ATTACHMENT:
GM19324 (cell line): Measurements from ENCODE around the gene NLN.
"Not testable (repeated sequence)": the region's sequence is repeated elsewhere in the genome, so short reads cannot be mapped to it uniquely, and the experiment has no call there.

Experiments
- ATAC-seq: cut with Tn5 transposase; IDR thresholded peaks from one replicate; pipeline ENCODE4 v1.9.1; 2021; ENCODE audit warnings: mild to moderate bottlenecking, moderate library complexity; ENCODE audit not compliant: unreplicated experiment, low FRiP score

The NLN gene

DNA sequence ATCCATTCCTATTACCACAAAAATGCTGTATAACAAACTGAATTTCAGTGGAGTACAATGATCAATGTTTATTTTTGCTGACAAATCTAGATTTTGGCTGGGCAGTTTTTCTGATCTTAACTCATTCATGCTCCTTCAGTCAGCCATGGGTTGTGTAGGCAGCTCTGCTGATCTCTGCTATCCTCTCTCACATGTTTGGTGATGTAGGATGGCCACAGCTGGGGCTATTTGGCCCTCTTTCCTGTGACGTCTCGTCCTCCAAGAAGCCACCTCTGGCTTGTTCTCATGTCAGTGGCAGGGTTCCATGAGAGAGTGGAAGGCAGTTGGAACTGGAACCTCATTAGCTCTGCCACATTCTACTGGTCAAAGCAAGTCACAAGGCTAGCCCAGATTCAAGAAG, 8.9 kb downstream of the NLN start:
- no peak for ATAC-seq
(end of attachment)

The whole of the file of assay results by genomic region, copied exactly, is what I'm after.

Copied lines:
GM19324 (cell line): Measurements from ENCODE around the gene NLN.
"Not testable (repeated sequence)": the region's sequence is repeated elsewhere in the genome, so short reads cannot be mapped to it uniquely, and the experiment has no call there.

Experiments
- ATAC-seq: cut with Tn5 transposase; IDR thresholded peaks from one replicate; pipeline ENCODE4 v1.9.1; 2021; ENCODE audit warnings: mild to moderate bottlenecking, moderate library complexity; ENCODE audit not compliant: unreplicated experiment, low FRiP score

The NLN gene

DNA sequence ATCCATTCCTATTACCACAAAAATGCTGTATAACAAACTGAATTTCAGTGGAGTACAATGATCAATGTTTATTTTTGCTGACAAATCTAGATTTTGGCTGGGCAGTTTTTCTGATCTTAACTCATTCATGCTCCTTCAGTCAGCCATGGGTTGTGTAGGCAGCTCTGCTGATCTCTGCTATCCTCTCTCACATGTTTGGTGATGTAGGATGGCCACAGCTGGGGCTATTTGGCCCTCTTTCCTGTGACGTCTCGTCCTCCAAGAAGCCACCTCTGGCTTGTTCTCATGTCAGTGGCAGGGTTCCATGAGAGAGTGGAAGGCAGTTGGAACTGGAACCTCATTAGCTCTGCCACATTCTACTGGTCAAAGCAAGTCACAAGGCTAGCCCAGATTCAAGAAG, 8.9 kb downstream of the NLN start:
- no peak for ATAC-seq